At the center of Skull Island, living in a cavernous lair suspended high above the jungle, and lord of all he surveyed, was Kong. One of the last of his kind, Kong was a huge and powerful great ape, far larger than any hitherto known species. He was the king of his world, a nightmarish force to the Skull Islander humans, and an anomaly to science. Kong became the icon for the wonder and power of nature in his time.
When discovered by the Western world, sadly Kong was probably the sole representative of his species. Though he was almost certainly part of a family and perhaps a society once, he had been on his own for a long time. As such, this great ape’s behavior had changed as a reflection of his loneliness and in response the shouldering of the pressures of his world upon him as an individual and not a member of a group.
Obscure OriginsThe origin of Kong’s species is as obscure as Skull Island itself, but what seems certain is that his kind arrived no earlier than a few thousand years ago and were not originally native to the island at first, but they later evolved into an indigenous species. Mainland Asia is the likely point of ancestral origin.
Though a Kong’s physiology bares strong resemblances to that of African gorillas, some have theorized that the giant pongine great ape Gigantopithecus is a possible ancestor.
If so, Kong’s kind has increased in size dramatically in a short space of time. Perhaps this was a natural response to the dangers of the island – the predatory dinosaurs and other aggressive inhabitants? Or perhaps it was evidence of selective breeding? Ape-effigy-bearing ruins abound, supporting the theory of Kong’s kin being revered by the ancient humans of the island. Perhaps the massive apes were also bred by them? Perhaps they were brought with the ancient human colonists from some lost empire in Asia? The answers to these questions may never be known.
Living TogetherKong's species live in small familial units. While Kong’s home was in the mountainous uplands, the rest of his kind lives mostly in the jungle, where food is more abundant.
Adults protect the young from dangerous predatory animals like Foetodon and guide them in finding food. While young are vulnerable, the huge adult males are easily a match for the most dangerous carnivores on the island. The apes are able to combine massive strength with incredible dexterity. They also have the added advantage of grasping hands on all four limbs and, as any kind of ape shows, the intelligence to strategize and outthink opponents.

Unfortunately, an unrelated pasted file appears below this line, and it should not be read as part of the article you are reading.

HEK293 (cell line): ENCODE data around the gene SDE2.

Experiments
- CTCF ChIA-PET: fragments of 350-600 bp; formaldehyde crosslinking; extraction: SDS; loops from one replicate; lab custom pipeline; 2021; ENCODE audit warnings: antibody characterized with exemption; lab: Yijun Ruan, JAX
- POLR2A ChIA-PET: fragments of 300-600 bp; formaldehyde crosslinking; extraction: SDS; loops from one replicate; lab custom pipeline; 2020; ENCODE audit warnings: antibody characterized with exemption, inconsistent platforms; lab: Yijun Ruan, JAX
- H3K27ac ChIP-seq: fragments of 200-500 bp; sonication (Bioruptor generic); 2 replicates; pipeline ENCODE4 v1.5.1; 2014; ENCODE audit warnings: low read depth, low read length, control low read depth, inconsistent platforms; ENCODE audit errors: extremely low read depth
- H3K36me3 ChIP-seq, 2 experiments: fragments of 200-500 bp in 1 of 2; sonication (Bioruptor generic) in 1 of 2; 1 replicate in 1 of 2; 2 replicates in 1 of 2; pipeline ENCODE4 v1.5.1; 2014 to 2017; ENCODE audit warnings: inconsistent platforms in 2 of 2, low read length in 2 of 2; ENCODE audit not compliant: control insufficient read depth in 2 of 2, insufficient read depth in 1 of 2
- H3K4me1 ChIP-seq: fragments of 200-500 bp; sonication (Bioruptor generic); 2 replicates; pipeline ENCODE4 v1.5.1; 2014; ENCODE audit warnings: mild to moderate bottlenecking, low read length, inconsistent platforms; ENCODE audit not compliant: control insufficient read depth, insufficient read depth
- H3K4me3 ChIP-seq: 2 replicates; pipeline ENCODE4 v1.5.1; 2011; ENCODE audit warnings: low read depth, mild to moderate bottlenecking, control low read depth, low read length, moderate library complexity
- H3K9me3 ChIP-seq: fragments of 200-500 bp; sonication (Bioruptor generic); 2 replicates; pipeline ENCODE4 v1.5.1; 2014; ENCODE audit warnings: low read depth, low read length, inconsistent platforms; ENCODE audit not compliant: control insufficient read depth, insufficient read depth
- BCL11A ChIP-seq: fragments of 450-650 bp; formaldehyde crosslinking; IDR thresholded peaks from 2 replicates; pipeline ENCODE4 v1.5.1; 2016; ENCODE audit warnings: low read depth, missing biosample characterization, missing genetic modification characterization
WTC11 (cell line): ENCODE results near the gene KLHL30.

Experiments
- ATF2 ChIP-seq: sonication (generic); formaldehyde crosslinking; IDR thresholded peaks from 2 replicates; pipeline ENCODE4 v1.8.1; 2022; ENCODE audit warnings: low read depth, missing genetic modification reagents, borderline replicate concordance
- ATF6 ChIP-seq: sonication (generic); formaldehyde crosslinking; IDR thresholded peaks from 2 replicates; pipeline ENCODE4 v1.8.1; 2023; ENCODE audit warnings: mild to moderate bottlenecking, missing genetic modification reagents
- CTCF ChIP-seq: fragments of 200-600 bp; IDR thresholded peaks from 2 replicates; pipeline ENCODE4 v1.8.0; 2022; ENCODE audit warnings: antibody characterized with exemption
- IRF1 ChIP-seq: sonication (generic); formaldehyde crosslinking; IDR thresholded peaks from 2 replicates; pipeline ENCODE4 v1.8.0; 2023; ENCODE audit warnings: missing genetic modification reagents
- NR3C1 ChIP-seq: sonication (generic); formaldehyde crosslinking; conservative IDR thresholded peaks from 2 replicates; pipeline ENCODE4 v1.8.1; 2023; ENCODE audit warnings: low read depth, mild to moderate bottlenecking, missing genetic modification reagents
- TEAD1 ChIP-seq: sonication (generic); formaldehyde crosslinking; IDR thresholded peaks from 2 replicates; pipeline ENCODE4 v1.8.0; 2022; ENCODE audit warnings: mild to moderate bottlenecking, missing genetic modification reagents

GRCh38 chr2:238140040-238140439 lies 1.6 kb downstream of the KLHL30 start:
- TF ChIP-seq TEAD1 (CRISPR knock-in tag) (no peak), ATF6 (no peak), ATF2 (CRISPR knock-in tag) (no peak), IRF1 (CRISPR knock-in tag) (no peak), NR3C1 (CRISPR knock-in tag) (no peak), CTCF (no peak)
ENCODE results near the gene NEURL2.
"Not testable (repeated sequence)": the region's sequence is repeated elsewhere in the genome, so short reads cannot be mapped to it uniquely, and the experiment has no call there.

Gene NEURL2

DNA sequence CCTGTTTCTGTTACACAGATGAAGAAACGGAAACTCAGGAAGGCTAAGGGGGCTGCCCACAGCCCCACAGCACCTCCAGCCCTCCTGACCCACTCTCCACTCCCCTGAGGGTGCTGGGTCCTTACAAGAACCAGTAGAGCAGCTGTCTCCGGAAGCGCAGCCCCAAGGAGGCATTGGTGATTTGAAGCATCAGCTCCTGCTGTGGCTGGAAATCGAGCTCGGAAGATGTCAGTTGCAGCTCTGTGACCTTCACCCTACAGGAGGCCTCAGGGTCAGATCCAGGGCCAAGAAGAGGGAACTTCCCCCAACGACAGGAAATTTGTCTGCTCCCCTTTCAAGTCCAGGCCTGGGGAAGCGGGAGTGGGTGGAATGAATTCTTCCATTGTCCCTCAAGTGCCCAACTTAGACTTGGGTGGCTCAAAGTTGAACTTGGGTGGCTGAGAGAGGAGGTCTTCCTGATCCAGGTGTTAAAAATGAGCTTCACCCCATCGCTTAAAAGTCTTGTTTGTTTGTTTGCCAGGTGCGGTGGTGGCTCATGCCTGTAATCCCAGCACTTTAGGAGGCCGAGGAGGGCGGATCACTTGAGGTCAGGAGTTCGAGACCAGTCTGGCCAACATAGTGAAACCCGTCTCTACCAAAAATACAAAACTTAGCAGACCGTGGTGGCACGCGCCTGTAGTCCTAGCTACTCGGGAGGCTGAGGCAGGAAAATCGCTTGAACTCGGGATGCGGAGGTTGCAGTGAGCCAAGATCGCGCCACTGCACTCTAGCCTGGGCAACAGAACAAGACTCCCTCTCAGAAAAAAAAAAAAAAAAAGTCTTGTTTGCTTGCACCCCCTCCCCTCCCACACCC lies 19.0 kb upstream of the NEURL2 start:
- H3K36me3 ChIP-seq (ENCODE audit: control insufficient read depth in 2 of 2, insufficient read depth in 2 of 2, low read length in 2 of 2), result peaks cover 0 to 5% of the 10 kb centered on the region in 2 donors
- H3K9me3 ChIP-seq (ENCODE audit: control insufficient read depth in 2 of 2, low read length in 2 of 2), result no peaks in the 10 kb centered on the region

In their groups, strong emotional connections between individuals yield tight alliances, and the communicative skills of the apes serves to reinforce their bonds. Vocalizations form a strong part of the species’ communication, but subtleties of body language and posturing are as important. At their most subtle, these can be a flash of the eyelids or a glance to acknowledge another individual. At the other end of the spectrum, the mighty chest-pounding, standing roar is an unmistakable proclamation of power and dominance. Some of these many behaviors are similar enough to complex human behavior to suggest strong emotional development in the pongines.
Age-Old EnemiesThere is an age-old enmity that exists between the giant Kongs and the V. rexes. Both immensely powerful animals, these great titans clash again and again in ground-shaking contests of tooth versus fist, tyrannosaur bloodlust versus primate cunning.
V. rexes view young Kongs as food and are brave or foolish enough to risk injury to get at them. Both species take the opportunity to kill the young of the other in an attempt to eliminate future threats and neither accepts the encroachment of the other into their territory. Subadult V. rexes, less wary than their seniors and in a hurry to establish territories of their own, will be led into conflict with the apes.
The apes use whatever lay at hand as weapons, and the V. rexes come armed with massive, crushing gin-trap jaws. The beasts can inflict savage wounds upon one another. Most clashes are short – one party backing off when the odds are evaluated as out of their favor. But when the stakes are high enough, the conflicts become battles to the death.
The Long DefeatBy accident and attrition, over the centuries the Kongs have whittled down in number. Like other great ape species, they breed seldom and the young take years to attain self-sufficiency. Injury and sickness are killers as lethal as any V. rex or Venatosaurus, and each death is a blow to the species. Although never numerous, by the time Carl Denham’s expedition uncovered the island, Kong himself was one of the last of his great species.
The strange relationship he had developed with the Skull Islander humans that cling to life on the coast was symptomatic of the unnatural situation in which Kong persisted. He was intelligent social creature seemingly living alone. Perhaps the living offerings of the human natives appealed to some aspect of Kong’s need of company? Regardless, they did not fulfill it. Defensive and pugnacious, the giant ape was a product of the peril that surrounded him all his life.